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Overview of Vector Design for Mammalian Gene Expression

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Mammalian Gene Expression Vector Design REVIEW 151 Overview of Vector Design for Mammalian Gene Expression Randal J. Kaufman* Abstract The expression of cloned genes in mammalian cells is a basic tool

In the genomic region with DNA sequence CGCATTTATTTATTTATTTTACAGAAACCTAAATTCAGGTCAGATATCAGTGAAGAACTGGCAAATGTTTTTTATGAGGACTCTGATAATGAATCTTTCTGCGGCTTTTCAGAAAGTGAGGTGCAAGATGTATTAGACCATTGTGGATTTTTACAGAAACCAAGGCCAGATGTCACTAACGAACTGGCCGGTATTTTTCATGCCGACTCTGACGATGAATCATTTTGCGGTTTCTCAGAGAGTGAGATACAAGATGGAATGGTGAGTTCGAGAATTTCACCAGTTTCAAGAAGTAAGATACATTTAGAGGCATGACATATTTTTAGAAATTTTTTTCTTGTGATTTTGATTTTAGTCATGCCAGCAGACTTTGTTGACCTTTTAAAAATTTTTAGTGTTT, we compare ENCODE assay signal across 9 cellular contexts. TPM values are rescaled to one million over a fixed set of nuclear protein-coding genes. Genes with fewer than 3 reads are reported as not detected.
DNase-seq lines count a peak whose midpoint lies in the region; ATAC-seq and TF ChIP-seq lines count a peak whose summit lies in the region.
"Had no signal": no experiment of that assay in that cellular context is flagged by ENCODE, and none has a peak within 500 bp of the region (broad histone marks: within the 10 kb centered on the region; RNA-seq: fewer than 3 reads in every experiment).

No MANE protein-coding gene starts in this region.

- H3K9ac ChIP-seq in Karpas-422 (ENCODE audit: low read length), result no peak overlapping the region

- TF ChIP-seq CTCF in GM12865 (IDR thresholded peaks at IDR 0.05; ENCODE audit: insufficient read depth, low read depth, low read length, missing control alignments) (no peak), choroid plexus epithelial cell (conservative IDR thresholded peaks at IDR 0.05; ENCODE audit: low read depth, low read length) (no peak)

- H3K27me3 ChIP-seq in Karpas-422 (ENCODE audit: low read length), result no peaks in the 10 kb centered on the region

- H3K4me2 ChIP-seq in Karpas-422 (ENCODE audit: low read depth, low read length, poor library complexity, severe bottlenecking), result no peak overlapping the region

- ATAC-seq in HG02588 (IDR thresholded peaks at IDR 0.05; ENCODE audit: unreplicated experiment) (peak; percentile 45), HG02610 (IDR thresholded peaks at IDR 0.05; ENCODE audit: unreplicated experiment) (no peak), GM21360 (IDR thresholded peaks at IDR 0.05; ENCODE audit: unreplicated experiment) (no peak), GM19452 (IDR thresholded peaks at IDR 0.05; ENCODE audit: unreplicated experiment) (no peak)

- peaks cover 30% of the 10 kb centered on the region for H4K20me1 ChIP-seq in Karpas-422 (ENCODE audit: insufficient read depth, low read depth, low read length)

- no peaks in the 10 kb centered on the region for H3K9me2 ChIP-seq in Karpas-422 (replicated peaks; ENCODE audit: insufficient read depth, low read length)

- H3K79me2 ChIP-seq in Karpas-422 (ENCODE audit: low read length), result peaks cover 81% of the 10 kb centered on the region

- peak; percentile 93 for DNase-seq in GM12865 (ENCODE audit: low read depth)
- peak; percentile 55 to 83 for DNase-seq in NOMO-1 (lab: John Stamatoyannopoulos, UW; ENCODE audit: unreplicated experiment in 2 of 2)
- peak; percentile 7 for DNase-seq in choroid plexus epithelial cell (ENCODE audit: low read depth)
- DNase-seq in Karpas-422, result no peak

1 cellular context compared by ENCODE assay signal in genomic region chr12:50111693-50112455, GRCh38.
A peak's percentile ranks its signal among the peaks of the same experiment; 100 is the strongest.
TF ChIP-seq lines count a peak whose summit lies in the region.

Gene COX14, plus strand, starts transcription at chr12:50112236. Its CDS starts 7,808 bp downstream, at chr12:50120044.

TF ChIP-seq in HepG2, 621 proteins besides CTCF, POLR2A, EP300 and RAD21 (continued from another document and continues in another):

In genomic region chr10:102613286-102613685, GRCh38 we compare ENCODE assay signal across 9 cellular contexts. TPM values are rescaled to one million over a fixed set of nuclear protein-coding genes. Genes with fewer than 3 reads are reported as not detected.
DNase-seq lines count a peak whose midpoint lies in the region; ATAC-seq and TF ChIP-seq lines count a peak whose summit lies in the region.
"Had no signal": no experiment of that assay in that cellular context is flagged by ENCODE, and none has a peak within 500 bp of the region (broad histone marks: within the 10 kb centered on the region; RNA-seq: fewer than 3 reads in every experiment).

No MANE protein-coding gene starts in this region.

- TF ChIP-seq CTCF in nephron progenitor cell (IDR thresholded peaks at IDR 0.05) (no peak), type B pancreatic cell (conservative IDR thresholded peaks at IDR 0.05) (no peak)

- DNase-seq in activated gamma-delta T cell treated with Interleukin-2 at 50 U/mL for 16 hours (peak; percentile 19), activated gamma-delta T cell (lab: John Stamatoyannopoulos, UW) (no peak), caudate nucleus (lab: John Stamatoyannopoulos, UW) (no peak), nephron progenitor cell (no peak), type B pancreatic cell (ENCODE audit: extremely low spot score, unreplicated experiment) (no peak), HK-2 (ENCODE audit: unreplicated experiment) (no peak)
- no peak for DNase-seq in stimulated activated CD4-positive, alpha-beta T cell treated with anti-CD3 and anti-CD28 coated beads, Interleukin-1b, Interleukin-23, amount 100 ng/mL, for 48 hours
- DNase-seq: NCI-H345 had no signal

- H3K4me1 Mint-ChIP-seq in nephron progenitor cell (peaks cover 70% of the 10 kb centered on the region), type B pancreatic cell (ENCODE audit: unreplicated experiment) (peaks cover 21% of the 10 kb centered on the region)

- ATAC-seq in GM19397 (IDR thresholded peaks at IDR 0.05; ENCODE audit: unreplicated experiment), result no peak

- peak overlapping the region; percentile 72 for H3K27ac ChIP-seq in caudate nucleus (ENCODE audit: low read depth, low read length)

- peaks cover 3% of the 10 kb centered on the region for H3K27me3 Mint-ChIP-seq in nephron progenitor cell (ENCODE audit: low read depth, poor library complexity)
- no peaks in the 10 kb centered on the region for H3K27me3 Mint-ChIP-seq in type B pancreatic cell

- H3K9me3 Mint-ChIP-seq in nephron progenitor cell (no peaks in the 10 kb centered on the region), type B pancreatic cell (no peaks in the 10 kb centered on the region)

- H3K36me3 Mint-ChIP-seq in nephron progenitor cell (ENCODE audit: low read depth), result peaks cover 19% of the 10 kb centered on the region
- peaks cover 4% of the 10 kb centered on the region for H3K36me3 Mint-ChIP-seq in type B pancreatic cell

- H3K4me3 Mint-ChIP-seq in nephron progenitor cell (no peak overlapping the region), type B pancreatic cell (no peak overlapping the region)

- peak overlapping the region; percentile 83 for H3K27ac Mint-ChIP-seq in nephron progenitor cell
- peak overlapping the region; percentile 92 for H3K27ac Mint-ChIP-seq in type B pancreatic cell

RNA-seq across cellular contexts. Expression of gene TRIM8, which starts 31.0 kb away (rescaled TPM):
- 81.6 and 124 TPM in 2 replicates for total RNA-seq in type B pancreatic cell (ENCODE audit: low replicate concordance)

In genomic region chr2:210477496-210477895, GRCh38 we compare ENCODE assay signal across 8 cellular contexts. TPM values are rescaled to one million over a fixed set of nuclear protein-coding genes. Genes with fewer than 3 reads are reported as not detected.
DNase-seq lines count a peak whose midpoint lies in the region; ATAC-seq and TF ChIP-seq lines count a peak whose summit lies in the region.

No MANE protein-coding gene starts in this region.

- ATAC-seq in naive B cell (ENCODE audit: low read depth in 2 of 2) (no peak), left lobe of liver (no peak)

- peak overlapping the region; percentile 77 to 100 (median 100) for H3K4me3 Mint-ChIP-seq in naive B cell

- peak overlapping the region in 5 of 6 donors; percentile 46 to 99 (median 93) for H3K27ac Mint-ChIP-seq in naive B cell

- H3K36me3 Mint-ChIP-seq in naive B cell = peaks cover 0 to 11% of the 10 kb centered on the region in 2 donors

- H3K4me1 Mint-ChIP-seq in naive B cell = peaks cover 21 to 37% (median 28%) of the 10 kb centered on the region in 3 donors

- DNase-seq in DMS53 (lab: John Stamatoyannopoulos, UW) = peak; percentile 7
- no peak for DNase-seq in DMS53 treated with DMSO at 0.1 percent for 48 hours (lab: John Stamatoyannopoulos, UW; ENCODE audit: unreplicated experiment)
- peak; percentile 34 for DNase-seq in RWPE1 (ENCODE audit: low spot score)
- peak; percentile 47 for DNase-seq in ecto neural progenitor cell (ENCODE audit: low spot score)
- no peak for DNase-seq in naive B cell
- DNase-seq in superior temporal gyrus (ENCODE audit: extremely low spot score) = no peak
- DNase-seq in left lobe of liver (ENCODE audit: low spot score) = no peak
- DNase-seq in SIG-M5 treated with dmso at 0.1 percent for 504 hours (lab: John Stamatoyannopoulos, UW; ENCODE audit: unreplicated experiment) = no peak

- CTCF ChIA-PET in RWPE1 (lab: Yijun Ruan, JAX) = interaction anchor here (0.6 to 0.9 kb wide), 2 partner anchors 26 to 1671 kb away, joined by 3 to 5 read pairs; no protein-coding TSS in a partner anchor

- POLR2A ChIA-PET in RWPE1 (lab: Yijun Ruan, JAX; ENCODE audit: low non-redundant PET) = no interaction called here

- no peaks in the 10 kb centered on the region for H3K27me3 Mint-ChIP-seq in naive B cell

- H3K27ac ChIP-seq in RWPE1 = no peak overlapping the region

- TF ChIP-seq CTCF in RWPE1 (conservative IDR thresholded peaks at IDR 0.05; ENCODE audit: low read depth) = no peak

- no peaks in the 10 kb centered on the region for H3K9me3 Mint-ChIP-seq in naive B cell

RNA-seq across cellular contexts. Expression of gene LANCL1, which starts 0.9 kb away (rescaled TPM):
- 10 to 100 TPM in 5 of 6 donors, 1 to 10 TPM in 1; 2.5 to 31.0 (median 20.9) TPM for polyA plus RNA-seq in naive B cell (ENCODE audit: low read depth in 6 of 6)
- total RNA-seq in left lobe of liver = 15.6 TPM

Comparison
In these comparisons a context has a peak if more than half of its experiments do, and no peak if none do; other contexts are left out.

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Mammalian Gene Expression Vector Design REVIEW 151 Overview of Vector Design for Mammalian Gene Expression Randal J. Kaufman* Abstract The expression of cloned genes in mammalian cells is a basic tool for understanding gene expression, protein structure, and function, and biological regulatory mechanisms. The level of protein expression from heterologous genes introduced into mammlaian cells depends upon multiple factors including DNA copy number, efficiency of transportation, mrna processing, mrna transport, mrna stability, and translational efficiency, and protein processing, transport, and stability. Different genes exhibit different rate limiting steps for efficient expression. Multiple strategies are available to obtain high level expression in mammalian cells. This article reviews vector design for expression of foreign genes in mammalian cells. Index Entries: DNA transfection; eukaryotic expression vectors; gene induction; DNA transformation. 1. Introduction The technology of expressing foreign genes in mammalian cells has become increasingly important to study a number of biological questions and as a primary method for production of proteins for pharmaceutical use. Mammalian cells are frequently used as a host for expression of foreign genes because: 1. DNA cloned from higher eukaryotic cells (both cdnas and genomic clones) is readily expressed since the signals for transcription, mrna processing, and translation are conserved in higher eukaryotic systems; 2. Proteins are expressed in a stable functional form since the machinery to facilitate proper protein folding and assembly are conserved in higher eukaryotic cells; 3. Many post-translational modifications, especially for those proteins that transit the secretory pathway, are efficiently performed; and 4. Many proteins are readily secreted from mammalian cells providing the ability to isolate the protein from conditioned medium that contains low amounts of protein when cells are propagated under serum-free conditions. Mammalian cells are used as a host for gene expression in order to: 1. Confirm that cloned genes can direct the synthesis of desired proteins; 2. Study protein structure-function relationships; 3. Isolate genes by direct screening or selecting transfected cells that express a desired protein; 4. Produce proteins that are available in limited quantity; and 5. Evaluate the physiologic consequences of expression of specific proteins in mammalian cells in order to study biological regulatory control mechanisms. The choice of a particular expression strategy is dependent upon the objectives of the study. The *Author to whom all correspondence and reprint requests should be addressed. Department of Biological Chemistry, Howard Hughes Medical Institute, University of Michigan Medical Center, Ann Arbor, MI. Molecular Biotechnology 2000 Humana Press Inc. All rights of any nature whatsoever reserved /2000/16:2/ /$12.50 MOLECULAR BIOTECHNOLOGY 151 Volume 16, 2000 152 Kaufman Table 1 The Main Macromolecular Components of E. coli and HeLa Cells Amount per Amount per Component HeLa cell E. coli cell Total DNA 15 pg a pgb Total RNA 30 pg 0.10 pg Total protein 300 pg ( pg ( mol, of average mol, of average mw 40,000) mw 40,000) Cytoplasmic ribosomes Cytoplasmic trna molecules Cytoplasmic mrna molecules c Nuclear precursor rrna molecules Heterogeneous nuclear RNA molecules d Total dry weight 400 pg 0.4 pg a HeLa cells are hypotetraploid, i.e., they contain about four copies of each chromosome. The normal diploid human DNA complement is about 5 pg/cell. b A rapidly growing E. coli cell contains, on the average, four DNA genomes. Each genomic DNA weighs pg. c An average chain length of 1500 nucleotides is assumed. d An average chian length of 6000 nucleotides is assumed; this group of molecules contains precursor mrnas. criteria in evaluating which expression system to employ include: 1. The method desired to introduce the foreign gene into the cell; 2. The particular requirement for a specific cell type in which to obtain expression; 3. The amount of protein expression required to achieve the goals of the study; and 4. The particular need for an inducible vector to obtain expression of proteins that are potentially toxic. Two general methods for transfer of genetic material into mammalian cells are those mediated by virus infection and those mediated by direct DNA transfer. This chapter will discuss the advantages, utilities, and disadvantages of several vector systems that have proven most successful to obtain high level expression of heterologous genes in cultured mammalian cells. Although there are significant advantages for the use of mammalian cells to express foreign genes, the size of the typical mammalian cell does limit the percentage of total cell protein that can be produced through mammalian cell expression systems. Table 1 shows that the amount of DNA, RNA, and protein per cell is roughly times greater for mammalian cells than for Escherichia coli. Thus, introduction of a single gene into mammalian cells would produce approx times less of that gene product as the total cellular protein compared to a single gene in E. coli. A high level of expression in mammalian cells (approx 10 µg protein/10 6 cells/d) represents only 2.5% of the total cellular protein. 2. Expression of Exogenous Genes Transfected into Mammalian Cells 2.1. Expression by Transient DNA Transfection When cells take up DNA, they express it transiently over a period of several days to several weeks and eventually the DNA is lost from the population. The ability to express this DNA over a short period of time is called transient expression. Transient expression is a convenient and rapid method to study expression of foreign genes in mammalian cells (Table 1). The efficiency of expression after transient transfection of plasmid DNA is dependent upon the number of cells that incorporate DNA, the gene copy number, and the Mammalian Gene Expression Vector Design 153 expression level per gene. For several established cell lines it is possible to directly introduce plasmid DNA into 5 50% of the cells in the population. A variety of methods for introducing DNA have been reviewed (1). The most convenient and reproducible methods are DNA transfection mediated by DEAE Dextran, electroporation (2), and cationic phospholipids. Different labs find that one or another of these methods is generally more successful. Certain cell types may be more amenable to transfection by one procedure vs another. If one method does not work effectively it is recommended to try an alternate procedure. Transient expression offers a convenient means to compare different vectors and ensure that an expression plasmid is functional before using the expression plasmid to establish a stable expressing cell line. Transient expression experiments obviate the effects of integration sites on expression and the possibility of selecting cells that harbor mutations in the transfected DNA. Expression vectors should be tested by transient transfection prior to the more laborious procedure of isolating and characterizing stably transfected cell lines. A large variety of expression vectors for transient expression are described in the literature. Most useful vectors contain multiple elements that include: 1. An SV40 origin of replication for amplification to high copy number in COS-1 monkey cells; 2. An efficient promoter element for transcription initiation; 3. mrna processing signals that include intervening sequences and mrna cleavage and polyadenylation sequences; 4. Polylinkers that contain multiple endonuclease restriction sites for insertion of foreign DNA; and 5. Selectable markers that can be used to select cells that have stably integrated the plasmid DNA. If a relatively efficient expression vector is used, then the expression level obtained from a particular insert is most dependent upon the particular gene insert and to a lesser extent upon the particular vector. Thus, it is not possible to generalize results obtained from one insert to another. The most widely used and successful host-vector system for transient expression is based on the small DNA tumor virus, simian virus 40 (SV40). African green monkey kidney cells transformed with an origin-defective mutant of SV40 cells express high levels of the SV40 large tumor (T) antigen that is required to initiate viral DNA replication. The T-antigen-mediated replication can amplify the plasmid copy number to greater than 10,000 per cell. This large copy number results in high expression levels from the transfected DNA. Generally, with the high degree of replication mediated by SV40 T-antigen, the strength of the promoter is not a major factor in limiting expression of foreign genes. Most vectors for mammalian cells contain constitutive promoter elements such as the SV40 early promoter, the Rous sarcoma virus promoter, the adenovirus major late promoter, or the human cytomegalovirus immediate early promoter that are very active in a wide variety of cell types from many species. ped is an efficient vector for transient expression in mammalian cells and can also be used to readily derive stably transfected cell lines (Fig. 1) (3). ped can be obtained from Monique Davies at Genetics Institute (Cambridge, MA). It contains plasmid sequences from puc18 which allow for propagation and selection for ampicillin resistance in E. coli. It contains the SV40 origin of replication and enhancer element and utilizes the adenovirus major late promoter for transcription initiation. Contained within the 5' end of the mrna is the tripartite leader from adenovirus late mrna and a small intervening sequence. There are several cloning sites including for insertion of foreign DNA. In the 3' end of the transcript there is a cleavage and polyadenylation signal from the SV40 early region. This vector contains a DHFR coding region in the 3' end of the transcript. ped also contains the adenovirus virus-associated (VAI) gene, an RNA polymerase III transcription unit encoding a small RNA that inhibits the double-stranded RNA activated protein kinase (PKR). PKR is activated upon DNA transfection and it phosphorylates the alpha subunit of the eukaryotic initiation factor 2 to inhibit translation initiation (4). The VAI gene improves translation 154 Kaufman Fig. 1. Efficient cloning, selection, and expression dicistronic vectors for mammalian cells (3). The vectors containing the selection markers for wild-type DHFR (ped) and neomycin phosphotransferase (pz) are shown. of plasmid-derived mrna by inhibiting PKR activation. ped encodes a dicistronic mrna containing a dihydrofolate reductase (DHFR) coding region within the 3' end of the mrna. Efficient translation of DHFR is mediated by the internal ribosomal entry site from encephalomyocarditis virus. Thus, expression of the dicistronic mrna from this vector can be used to directly select for DHFR expression in Chinese hamster ovary cells that are deficient in DHFR (5) (see Subheading 2.3.). In many cases it is desireable to identify the transiently transfected cell within the total cell population. Several approaches have proven to be quite successful. It is possible to utilize a fluorescent derivative of methotrexate (MTX-F, obtained from Molecular Probes, Portland, OR) and stain DHFR in living cells that are transfected using the ped vector for analysis by fluorescence microscopy or by fluorescence-activated cell sorting. Fluorescence-activated cell sorting provides the ability to isolate the transfected subpopulation for direct study (6). Alternatively, the expression vector petf can be used. ETF produces a dicistronic mrna encoding the membrane surface protein tissue factor that can be stained with specific monoclonal antibody (7). In this manner, it is possible not only to identify the transfected cells, but it is also possible to isolate large numbers of transfected cells by panning with the specific antibody. It is possible to use cotransfection with an expression vector encoding the green fluorescence protein (GFP) derived from the bioluminescent jellyfish Aequorea victoria (psyn- GFPS65T can be obtained from Brian Seed, Mass. Gen Hospital [Boston, MA]) (8). This protein fluoresceses green after excitation by 395-nm light. Frequently, it is desireable to cotransfect several different plasmid DNA molecules. By titration of the amount of different plasmid DNA molecules, we have shown that DEAE-mediated dextran transfection of COS-1 cells yields approx different individual plasmid DNA molecules expressed in a single cell. Thus, cotransfection of several different plasmid DNA molecules will yield a subpopulation of cells that coexpress each plasmid DNA Inducible Expression of Foreign Genes Systems that permit stringent induction of gene expression offer unique advantages to study a diversity of biological questions as well as an approach to express gene products that are potentially cytotoxic. Sequences required for induced transcription from a number of promoters have been identified and incorporated into expression vectors that respond to a variety of stimuli such as heat shock (9), steroid hormones (10,11), heavy metal ions (12), interferon (13), iron (14), and so forth. In selecting an inducible vector system for a particular gene it is important to ensure that the inducing stimulus does not interfere with properties under study. It is also important to consider the fold induction and the maximal achievable Mammalian Gene Expression Vector Design 155 expression level. In many cases, the fold induction may be large but the maximal level of expression is low compared to a constitutive promoter. Attaining an efficient inducible system utilizing eukaryotic transcriptional signals has proven problematic because of the lack of tightness of control, or to pleiotropic effects caused by the inducing stimulus (for example, heat shock, heavy metal ion, stroid hormone, and so forth). Systems that are based on well-defined regulatory elements from evolutionarily distant species have proven especially useful. At present most success is obtained through the use of inducible promoters based on bacterial repressor-operator sequences that utilize either the E. coli lactose (Lac) (15) or the Tn10-derived tetracycline resistance (Tet) operon responsive repressor elements (16). Fusion proteins were constructed that were composed of the transcriptional activation domains of strong activators (such as the herpes simplex viral protein 16 immediate early gene [VP16]) and the Lac or Tet repressor proteins, respectively. In these activation systems, the effector IPTG or tetracycline prevents transcription due to inactivation of the transactivator required for transcription of a basal promoter containing Lac or Tet operators surrounding the transcription start site and because removal of the effector activates transcription (17). Recently, the Tet repressor system has been modified by fusing the VP16 activation domain with a mutant Tet repressor from E. coli. As opposed to wild-type transactivators, this mutant transactivator requires certain tetracyclines, such as doxycycline, for specific DNA binding. Thus, it is possible to directly activate transcription of the Tet operator and permit rapid induction by more than a 1000-fold (18). Most optimal use of this system requires first generating a stably transfected cell line that expresses the specific trans-activator and then transfecting into that cell the Tet operator containing the desired inducible gene Isolation of Stably Transfected Mammalian Cell Lines Selection for stable integration of plasmid DNA into the host chromosome permits the generation of stably transfected cell lines that indefinitely express a desired gene product. High-level expression of transfected DNA can be obtained through amplification of the transfected DNA by selection for a cotransfected marker gene product. Although a number of selectable amplifiable marker genes have proven useful in DNA transfer experiments, most success and experience has been using selection for dihydrofolate reductase (DHFR) genes by growth in sequentially increasing concentrations of methotrexate (Table 2). DHFR catalyzes the conversion of folate to tetrahydrofolate (FH4). FH4 is required for the biosynthesis of glycine from serine, for the biosynthesis of thymidine monophosphate from deoxyuridine monophosphate, and for purine biosynthesis. Methotrexate (MTX) is a folic acid analog that binds and inhibits DHFR, leading to cell death. When cells are selected for growth in sequentially increasing concentrations of MTX, the surviving population contains increased levels of DHFR that result from amplification of the DHFR gene. Most frequently, the degree of gene amplification is directly proportional to the expression level of DHFR. Highly resistant cells may contain several thousand fold elevated levels of DHFR. The wide utility of the DHFR selection system relies on the availability of Chinese hamster ovary (CHO) cells that are deficient in DHFR (19). Most commonly used clones are the DUKX- B11 (DXB-11) isolated from the proline auxotroph CHO-K1 and DG44 isolated from the CHO-Toronto cell lines. These lines can be obtained from Dr. Lawrence Chasin, Columbia University (New York, NY). Coamplification of heterologous genes with DHFR in DHFR-deficient CHO cells can yield cell lines that express high levels of a protein from heterologous genes. The advantages of CHO cells for the expression of heterologous genes include: 1. The amplified genes are integrated into the host chromosome and are stably maintained even in the absence of continued drug selection; 2. A variety of proteins can be properly expressed at high levels CHO cells; 3. CHO cells adapt well to growth in the absence of serum and can grow either attached or in suspension; and 156 Kaufman Table 2 Expression Levels and Utilities for Different Mammalian Cell Expression Systems Optimal Cell line Mode of DNA transfer expression level Primay utility COS-1 Transient transfection 1 µg/ml Cloning by expression Rapid characterization of clones CHO-DHFR- Stable DHFR+ transfec µg/ml High level constitutive tion and amplification expression Primate Vaccinia virus 1 10 µg/ml Expression of multiple polypeptides Vaccines 4. CHO cells can be scaled to greater than 5000 liters. A variety of selection and coamplification vectors have been constructed in which the product gene and the selection gene are contained within the same transcription unit. These dicistronic mrna expression vectors are based on the use of a picornaviral internal ribosomal entry site. Members of the picornavirus family, including poliovirus and EMC virus, have a long 5' untranslated region that mediates internal ribosome binding and cap-independent translation of mrna (20). The sequence required to promote internal initiation from encephalomyocarditis (EMC) virus extends from nucleotide 260 to 834 of the viral genome. Mammalian cell expression vectors were generated that utilize the 5' untranslated region from EMC virus to promote efficient internal translation initiation of selectable markers encoding DHFR (ped, Fig. 1), a methotrexate resistant DHFR (pemc-mtx r ), neomycin phosphotransferase (pz, Fig. 1), and adenosine deaminase (pea) (3). The use of ped is limited to DHFR-deficient cells. pz, pea, pemc-mtx r may be used as dominant markers in different cell types. These vectors permit the rapid derivation of stable cell lines that express high levels of the desired product. Since there is no selective advantage for deletion of the open reading frame contained in the 5' position, these vectors do not undergo deletion upon selection for further increases in expression. If deletion of the 5' open reading frame occurs, it is a good indication that the gene is detrimental to cell growth. 3. Vaccinia Virus Mediated Expression of Heterologous Genes in Mammalian Ce